When our faith in grand narratives erodes as our lives become increasingly hectic, time itself loses its direction and meaning.
The South Korean, German-based cultural theorist Byung-Chul Han has gained renown for a series of short, philosophical books. Each one is intended as an intervention in the conditions of contemporary society, where the tendencies of our time are examined against a philosophical backdrop. In The Scent of Time the topic for scrutiny is time itself. How does the experience of time affect us as human beings and as political beings? Han anchors the discussion in the philosophy of modern thinkers like Nietzsche, Heidegger and Arendt, while also consulting postmodern thinkers like Lyotard and Baudrillard. This way the problem of our perception of time is connected to the question of grand narratives and historical myths.
Faster and faster
Time, in our traditional conception, is like a river: It floats onwards and carries us on a long journey where the life of the individual moves together with the collectives of culture. We humans alternately drift and navigate from the past towards the future. This perception of time is about to be unsettled: We are getting busier so that time squeezes us – it seems to push us from behind without opening up ahead of us.
«The problem of our perception of time is connected to the question of grand narratives and historical myths.»
However, the problem goes deeper than the qualms of everyday psychology. Historically things are obviously speeding up – communication, transport, calculations and the transformation of society itself. In ecological and critical parlance, the period after the Second World War has been dubbed «the great acceleration» – an intensified modernisation and interconnection of all production processes. Time is carried along by a sequence of events that is too rapid for the individual to keep up with.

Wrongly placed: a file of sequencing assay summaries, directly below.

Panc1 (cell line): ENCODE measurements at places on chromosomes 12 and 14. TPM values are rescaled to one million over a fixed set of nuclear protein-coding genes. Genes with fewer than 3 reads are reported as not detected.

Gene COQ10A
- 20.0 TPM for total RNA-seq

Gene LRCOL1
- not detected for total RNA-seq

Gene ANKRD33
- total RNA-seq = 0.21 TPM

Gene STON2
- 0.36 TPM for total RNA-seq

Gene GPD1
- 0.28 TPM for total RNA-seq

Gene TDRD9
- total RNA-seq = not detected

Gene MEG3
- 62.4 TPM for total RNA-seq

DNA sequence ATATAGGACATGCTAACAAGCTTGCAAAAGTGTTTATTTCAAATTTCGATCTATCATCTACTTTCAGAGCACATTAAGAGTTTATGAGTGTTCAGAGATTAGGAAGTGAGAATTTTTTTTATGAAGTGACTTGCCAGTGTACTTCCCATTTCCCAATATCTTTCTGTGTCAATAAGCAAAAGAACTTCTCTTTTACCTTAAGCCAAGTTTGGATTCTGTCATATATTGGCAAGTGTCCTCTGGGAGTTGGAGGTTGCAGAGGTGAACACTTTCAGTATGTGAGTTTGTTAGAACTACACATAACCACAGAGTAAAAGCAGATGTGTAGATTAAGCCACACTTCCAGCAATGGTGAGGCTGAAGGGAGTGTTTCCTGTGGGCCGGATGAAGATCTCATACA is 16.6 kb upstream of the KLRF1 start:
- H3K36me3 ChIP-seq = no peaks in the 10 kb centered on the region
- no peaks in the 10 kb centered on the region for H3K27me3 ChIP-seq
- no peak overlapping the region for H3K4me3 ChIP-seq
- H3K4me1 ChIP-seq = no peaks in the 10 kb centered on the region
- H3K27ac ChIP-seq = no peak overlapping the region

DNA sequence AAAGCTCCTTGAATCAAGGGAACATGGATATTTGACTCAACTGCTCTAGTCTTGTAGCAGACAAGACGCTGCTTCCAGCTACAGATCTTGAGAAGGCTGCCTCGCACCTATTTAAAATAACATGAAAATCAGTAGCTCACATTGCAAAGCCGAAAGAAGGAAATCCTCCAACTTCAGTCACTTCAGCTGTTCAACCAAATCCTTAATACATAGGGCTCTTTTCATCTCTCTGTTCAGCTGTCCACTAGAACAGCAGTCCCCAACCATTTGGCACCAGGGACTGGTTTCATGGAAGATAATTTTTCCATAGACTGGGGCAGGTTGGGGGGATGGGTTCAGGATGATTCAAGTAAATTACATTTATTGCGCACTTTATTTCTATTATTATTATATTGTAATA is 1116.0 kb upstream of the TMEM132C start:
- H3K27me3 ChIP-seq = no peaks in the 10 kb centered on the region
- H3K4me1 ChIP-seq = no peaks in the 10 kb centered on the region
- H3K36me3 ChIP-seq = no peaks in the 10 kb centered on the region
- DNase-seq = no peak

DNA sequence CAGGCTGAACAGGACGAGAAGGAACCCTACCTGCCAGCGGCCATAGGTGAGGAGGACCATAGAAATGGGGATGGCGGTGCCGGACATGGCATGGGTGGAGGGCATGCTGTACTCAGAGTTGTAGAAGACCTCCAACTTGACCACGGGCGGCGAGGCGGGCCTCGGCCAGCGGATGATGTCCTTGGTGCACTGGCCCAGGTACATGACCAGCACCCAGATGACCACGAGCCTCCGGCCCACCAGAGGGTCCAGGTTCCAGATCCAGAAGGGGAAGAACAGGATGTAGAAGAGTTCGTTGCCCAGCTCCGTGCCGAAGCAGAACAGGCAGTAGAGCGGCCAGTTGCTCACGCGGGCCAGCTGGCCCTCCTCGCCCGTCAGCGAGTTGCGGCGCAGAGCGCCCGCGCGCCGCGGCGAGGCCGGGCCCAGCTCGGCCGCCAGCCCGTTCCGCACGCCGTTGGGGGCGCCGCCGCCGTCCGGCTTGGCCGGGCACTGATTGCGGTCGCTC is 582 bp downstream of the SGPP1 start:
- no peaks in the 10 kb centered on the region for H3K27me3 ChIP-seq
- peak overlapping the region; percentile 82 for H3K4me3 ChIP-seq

Han also refers to the sociologist Hartmut Rosa, who talks about a «social acceleration», where a plenitude of possibilities makes the life of the individual exceedingly complex and manifold. Where life formerly appeared to be a sequence, it now resembles an explosion: The movement unfolds in several directions simultaneously, in an abundant and momentous realisation of different possibilities of life.
«We are going everywhere and nowhere.»
At first glance this sounds fantastic – to be allowed to live ten lives in one lifespan – but Rosa also describes how this uncontrolled acceleration leads to a peculiar form of stagnation: a «frenetic standstill.» On a higher level this state of things can be described as post-historical. Han points out that the plethora of actions and events not only veils the stagnation, it signifies the end of history.
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